The most demonized company in the world. But Stockholm Arbitration Courts says Lithuania did not prove Russia's Gazprom ever overcharged it
Russia’s Gazprom is free and clear and does not owe Lithuania one red cent for supposedly overcharging the Baltic nation over $1.6 billion for natural gas between 2004 and 2012.
The Stockholm Arbitration Court ruled on Wednesday that Gazprom was not at fault. The Lithuanian government appealed to the Stockholm Arbitration Court in October 2012, so this dispute settlement is long overdue.
The news is supportive for Gazprom. The stock can use a break. Sanctions by the European Union and United States, a much weaker ruble and oil prices going from $80 to $40 in the last two years has the Russian gas giant’s shares down over 48% in dollar terms. The forex loss is so great that Gazprom needs oil and gas prices to go back into the $80s before it can recover the last two year’s losses in the exchange rate. The stock is down 1.8% in rubles over the last two years.
Had the Stockholm ruling gone the other way for the Russians, the state-run gas company would have had to pay $1.6 billion, or the rough equivalent of 10% of Gazprom’s 2016 estimated earnings before taxes (EBITDA).
Gazprom is seen as one of the big villains of the Russian corporate enterprise. Price gauging and delivery stoppages are often headlines associated with the 3.4 trillion ruble energy firm. Russia accounts for well over half of Lithuania’s natural gas deliveries. In 2014, Gazprom was Lithuania’s only source of natural gas. This year, 20% or more of Lithuania’s natural gas comes from Norway. The new Klaipeda LNG terminal in the country launched recently and is supposed to eventually enable Lithuania to shed her reliance on Gazprom. Oil, on the other hand, is nearly fully dependent on the Russians.
All of this criticism about Gazprom being the Voldemart of the region’s energy market has CEO Alexei Miller more concerned with the company’s image than ever before. Miller has said that company will always honor contracts, and will play fair with its clients, as if an admittance that it was never playing fair all along.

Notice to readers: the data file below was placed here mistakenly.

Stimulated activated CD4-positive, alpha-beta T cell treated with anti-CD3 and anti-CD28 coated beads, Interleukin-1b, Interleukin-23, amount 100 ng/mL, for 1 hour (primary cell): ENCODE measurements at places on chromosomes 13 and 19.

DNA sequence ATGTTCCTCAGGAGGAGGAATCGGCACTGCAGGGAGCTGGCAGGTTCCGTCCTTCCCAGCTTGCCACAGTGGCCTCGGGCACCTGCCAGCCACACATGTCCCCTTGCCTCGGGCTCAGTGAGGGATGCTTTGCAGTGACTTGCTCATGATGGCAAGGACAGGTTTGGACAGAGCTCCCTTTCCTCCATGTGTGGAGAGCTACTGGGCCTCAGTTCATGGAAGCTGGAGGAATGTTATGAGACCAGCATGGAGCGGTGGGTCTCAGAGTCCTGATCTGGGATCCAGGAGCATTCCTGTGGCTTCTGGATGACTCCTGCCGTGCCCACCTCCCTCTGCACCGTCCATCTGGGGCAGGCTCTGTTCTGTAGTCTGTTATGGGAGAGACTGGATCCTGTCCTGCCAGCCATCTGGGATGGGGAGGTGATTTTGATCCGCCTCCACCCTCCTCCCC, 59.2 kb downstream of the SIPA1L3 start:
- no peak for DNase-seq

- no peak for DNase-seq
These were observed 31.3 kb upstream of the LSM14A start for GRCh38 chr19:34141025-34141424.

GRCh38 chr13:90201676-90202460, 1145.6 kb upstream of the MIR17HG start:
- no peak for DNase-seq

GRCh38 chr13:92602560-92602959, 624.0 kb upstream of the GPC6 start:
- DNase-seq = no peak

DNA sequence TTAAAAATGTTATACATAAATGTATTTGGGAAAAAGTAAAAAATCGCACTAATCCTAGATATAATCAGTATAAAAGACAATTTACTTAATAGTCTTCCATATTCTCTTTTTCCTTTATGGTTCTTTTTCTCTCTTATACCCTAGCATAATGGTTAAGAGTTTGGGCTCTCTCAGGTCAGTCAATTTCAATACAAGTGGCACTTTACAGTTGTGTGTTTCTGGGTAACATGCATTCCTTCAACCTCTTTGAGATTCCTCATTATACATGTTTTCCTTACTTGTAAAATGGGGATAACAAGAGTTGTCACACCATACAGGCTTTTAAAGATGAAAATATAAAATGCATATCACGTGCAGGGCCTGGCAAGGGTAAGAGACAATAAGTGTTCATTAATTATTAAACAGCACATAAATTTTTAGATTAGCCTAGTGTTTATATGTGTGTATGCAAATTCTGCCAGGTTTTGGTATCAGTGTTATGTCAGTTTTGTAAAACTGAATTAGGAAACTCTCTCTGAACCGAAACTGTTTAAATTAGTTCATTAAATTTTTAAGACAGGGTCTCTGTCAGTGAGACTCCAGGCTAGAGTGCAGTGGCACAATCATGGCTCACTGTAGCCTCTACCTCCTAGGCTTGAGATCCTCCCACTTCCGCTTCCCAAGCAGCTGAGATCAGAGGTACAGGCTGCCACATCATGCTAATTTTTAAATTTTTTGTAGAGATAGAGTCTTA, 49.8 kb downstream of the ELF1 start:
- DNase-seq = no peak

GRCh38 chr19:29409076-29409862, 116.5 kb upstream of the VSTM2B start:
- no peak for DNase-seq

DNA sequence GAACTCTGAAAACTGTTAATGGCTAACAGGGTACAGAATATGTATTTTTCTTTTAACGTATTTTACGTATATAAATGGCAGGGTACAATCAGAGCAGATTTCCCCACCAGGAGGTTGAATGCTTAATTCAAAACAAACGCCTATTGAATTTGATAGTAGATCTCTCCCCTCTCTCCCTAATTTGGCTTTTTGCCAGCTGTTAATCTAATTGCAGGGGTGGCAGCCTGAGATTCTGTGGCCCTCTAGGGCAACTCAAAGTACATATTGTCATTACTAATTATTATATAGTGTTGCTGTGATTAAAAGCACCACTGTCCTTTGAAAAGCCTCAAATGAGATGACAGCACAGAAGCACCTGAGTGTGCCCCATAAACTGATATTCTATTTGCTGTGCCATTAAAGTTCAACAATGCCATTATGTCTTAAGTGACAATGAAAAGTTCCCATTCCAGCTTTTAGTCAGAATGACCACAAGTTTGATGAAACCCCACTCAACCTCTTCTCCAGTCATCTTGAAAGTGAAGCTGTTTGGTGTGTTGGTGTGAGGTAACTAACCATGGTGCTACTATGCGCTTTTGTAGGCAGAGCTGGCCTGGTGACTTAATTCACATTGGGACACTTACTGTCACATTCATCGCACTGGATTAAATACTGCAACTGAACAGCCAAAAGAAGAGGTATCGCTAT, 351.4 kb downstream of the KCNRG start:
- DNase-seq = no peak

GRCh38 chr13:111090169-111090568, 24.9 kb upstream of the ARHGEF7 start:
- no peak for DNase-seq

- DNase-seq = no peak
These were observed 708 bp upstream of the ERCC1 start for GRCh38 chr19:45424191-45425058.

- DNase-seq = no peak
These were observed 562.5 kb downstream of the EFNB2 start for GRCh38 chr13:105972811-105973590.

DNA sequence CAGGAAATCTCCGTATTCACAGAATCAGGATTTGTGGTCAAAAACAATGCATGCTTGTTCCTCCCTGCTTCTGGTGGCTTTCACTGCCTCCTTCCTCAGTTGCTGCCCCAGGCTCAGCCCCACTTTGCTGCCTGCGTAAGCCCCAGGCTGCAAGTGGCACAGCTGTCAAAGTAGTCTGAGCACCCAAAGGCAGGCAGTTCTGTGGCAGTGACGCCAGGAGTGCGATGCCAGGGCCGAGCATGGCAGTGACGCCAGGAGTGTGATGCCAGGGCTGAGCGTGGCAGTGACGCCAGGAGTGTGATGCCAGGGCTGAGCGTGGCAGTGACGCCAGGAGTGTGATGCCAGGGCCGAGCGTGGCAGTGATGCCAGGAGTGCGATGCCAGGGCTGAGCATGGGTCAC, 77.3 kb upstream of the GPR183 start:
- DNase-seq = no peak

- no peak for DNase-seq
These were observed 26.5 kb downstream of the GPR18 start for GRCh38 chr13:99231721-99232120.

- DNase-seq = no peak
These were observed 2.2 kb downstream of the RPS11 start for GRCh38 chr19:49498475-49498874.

European energy companies rely on Russia for future development projects, of which sanctions have put up detours for the time being. That has still not stopped major oil firms from preparing future business deals with Gazprom.
According to Russian business daily Kommersant on Thursday, Germany has begun negotiating with Poland about the Gazprom proposed Nord Stream-2 pipeline. ButPrime Minister of Poland Beata Szydlo said they were not ready to agree with Berlin on the gas pipeline. Poland’s anti-monopoly government agency has delayed issuing the licence to EU members of the Nord Stream-2 consortium — Germany’s E.On and BASF ; Shell Oil; Austria’s OMV and France’s Engie. Poland has been decisively anti-Russia when it comes to energy matters and is building its own LNG terminal as an alternative. The new pipeline may undercut Poland and Lithuania’s LNG dreams, even though it succeeds at adding to the country’s supply diversity regardless.
Meanwhile, Slovakian Prime Minister Robert Fico, following negotiations with German Chancellor Angela Merkel, said that he was waiting for an answer on “compensation” because the new pipeline means less gas distribution revenue from existing Gazprom lines that go into the country via Ukraine.
In light of the Lithuania law suit now, Gazprom comes to the table looking like a much cleaner partner in the pipeline project.
“German support might increase the commitment of European counterparties and help with the process of gaining the permissions for the Nord Stream-2 pipeline,” Dmitry Loukashov, an oil and gas analyst with VTB Capital, wrote in a note to clients on Thursday from his offices in Moscow. “Were the German negotiations to be successful, that might support sentiment on Gazprom.”
Back in June, Germany’s deputy prime minister and Merkel’s right hand on energy matters, Sigmar Gabriel, said his country would support the Nord Stream-2 project if the project didn’t mean Gazprom’s Ukraine transit route as a source for European deliveries would be shut down. Russia opted to build the second pipeline through the Baltics as an alternative to Ukraine following more than two years of a political stalemate between the two nations, and between state-run Naftogaz and Gazprom on payments.